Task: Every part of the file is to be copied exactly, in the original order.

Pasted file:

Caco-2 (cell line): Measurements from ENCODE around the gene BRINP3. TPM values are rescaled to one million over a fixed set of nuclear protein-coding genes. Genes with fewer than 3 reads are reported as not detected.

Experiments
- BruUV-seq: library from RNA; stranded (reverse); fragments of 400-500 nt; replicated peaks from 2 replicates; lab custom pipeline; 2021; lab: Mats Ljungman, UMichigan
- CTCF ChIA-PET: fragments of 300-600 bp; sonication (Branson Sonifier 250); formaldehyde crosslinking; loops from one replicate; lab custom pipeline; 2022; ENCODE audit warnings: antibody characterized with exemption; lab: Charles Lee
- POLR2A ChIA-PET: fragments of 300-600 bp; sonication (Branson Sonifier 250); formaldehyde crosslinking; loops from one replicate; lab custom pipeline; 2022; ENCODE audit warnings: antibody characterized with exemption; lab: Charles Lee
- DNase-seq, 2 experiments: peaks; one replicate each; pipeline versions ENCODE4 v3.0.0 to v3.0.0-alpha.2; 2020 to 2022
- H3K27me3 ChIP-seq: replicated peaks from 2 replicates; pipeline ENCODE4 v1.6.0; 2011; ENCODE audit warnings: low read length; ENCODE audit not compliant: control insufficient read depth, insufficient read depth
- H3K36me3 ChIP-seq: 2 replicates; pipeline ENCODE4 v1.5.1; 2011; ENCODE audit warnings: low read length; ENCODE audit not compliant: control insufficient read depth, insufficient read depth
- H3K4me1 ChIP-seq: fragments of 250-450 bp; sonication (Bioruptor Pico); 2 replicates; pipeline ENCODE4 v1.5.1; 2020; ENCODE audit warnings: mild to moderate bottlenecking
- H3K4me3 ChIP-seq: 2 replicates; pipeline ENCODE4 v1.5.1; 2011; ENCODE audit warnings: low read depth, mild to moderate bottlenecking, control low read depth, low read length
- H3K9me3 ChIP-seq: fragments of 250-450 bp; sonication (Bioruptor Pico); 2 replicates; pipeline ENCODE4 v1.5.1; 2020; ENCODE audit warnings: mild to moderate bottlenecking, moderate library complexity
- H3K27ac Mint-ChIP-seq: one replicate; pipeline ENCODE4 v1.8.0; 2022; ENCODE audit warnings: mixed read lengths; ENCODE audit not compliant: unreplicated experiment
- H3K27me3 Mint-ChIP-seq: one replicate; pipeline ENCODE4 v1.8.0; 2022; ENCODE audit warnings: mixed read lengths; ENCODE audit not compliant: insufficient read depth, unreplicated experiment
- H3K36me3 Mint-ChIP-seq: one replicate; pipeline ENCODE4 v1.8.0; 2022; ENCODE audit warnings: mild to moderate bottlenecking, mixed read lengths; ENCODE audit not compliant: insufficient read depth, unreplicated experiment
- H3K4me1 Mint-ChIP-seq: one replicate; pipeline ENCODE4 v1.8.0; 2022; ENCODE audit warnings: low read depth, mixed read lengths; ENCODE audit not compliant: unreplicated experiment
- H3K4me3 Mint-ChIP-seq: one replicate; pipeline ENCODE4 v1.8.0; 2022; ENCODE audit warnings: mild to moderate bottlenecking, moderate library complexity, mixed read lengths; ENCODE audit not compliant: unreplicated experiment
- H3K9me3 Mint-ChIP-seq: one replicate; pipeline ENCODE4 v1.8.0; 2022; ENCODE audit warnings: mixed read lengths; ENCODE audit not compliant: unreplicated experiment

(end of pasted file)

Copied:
Caco-2 (cell line): Measurements from ENCODE around the gene BRINP3. TPM values are rescaled to one million over a fixed set of nuclear protein-coding genes. Genes with fewer than 3 reads are reported as not detected.

Experiments
- BruUV-seq: library from RNA; stranded (reverse); fragments of 400-500 nt; replicated peaks from 2 replicates; lab custom pipeline; 2021; lab: Mats Ljungman, UMichigan
- CTCF ChIA-PET: fragments of 300-600 bp; sonication (Branson Sonifier 250); formaldehyde crosslinking; loops from one replicate; lab custom pipeline; 2022; ENCODE audit warnings: antibody characterized with exemption; lab: Charles Lee
- POLR2A ChIA-PET: fragments of 300-600 bp; sonication (Branson Sonifier 250); formaldehyde crosslinking; loops from one replicate; lab custom pipeline; 2022; ENCODE audit warnings: antibody characterized with exemption; lab: Charles Lee
- DNase-seq, 2 experiments: peaks; one replicate each; pipeline versions ENCODE4 v3.0.0 to v3.0.0-alpha.2; 2020 to 2022
- H3K27me3 ChIP-seq: replicated peaks from 2 replicates; pipeline ENCODE4 v1.6.0; 2011; ENCODE audit warnings: low read length; ENCODE audit not compliant: control insufficient read depth, insufficient read depth
- H3K36me3 ChIP-seq: 2 replicates; pipeline ENCODE4 v1.5.1; 2011; ENCODE audit warnings: low read length; ENCODE audit not compliant: control insufficient read depth, insufficient read depth
- H3K4me1 ChIP-seq: fragments of 250-450 bp; sonication (Bioruptor Pico); 2 replicates; pipeline ENCODE4 v1.5.1; 2020; ENCODE audit warnings: mild to moderate bottlenecking
- H3K4me3 ChIP-seq: 2 replicates; pipeline ENCODE4 v1.5.1; 2011; ENCODE audit warnings: low read depth, mild to moderate bottlenecking, control low read depth, low read length
- H3K9me3 ChIP-seq: fragments of 250-450 bp; sonication (Bioruptor Pico); 2 replicates; pipeline ENCODE4 v1.5.1; 2020; ENCODE audit warnings: mild to moderate bottlenecking, moderate library complexity
- H3K27ac Mint-ChIP-seq: one replicate; pipeline ENCODE4 v1.8.0; 2022; ENCODE audit warnings: mixed read lengths; ENCODE audit not compliant: unreplicated experiment
- H3K27me3 Mint-ChIP-seq: one replicate; pipeline ENCODE4 v1.8.0; 2022; ENCODE audit warnings: mixed read lengths; ENCODE audit not compliant: insufficient read depth, unreplicated experiment
- H3K36me3 Mint-ChIP-seq: one replicate; pipeline ENCODE4 v1.8.0; 2022; ENCODE audit warnings: mild to moderate bottlenecking, mixed read lengths; ENCODE audit not compliant: insufficient read depth, unreplicated experiment
- H3K4me1 Mint-ChIP-seq: one replicate; pipeline ENCODE4 v1.8.0; 2022; ENCODE audit warnings: low read depth, mixed read lengths; ENCODE audit not compliant: unreplicated experiment
- H3K4me3 Mint-ChIP-seq: one replicate; pipeline ENCODE4 v1.8.0; 2022; ENCODE audit warnings: mild to moderate bottlenecking, moderate library complexity, mixed read lengths; ENCODE audit not compliant: unreplicated experiment
- H3K9me3 Mint-ChIP-seq: one replicate; pipeline ENCODE4 v1.8.0; 2022; ENCODE audit warnings: mixed read lengths; ENCODE audit not compliant: unreplicated experiment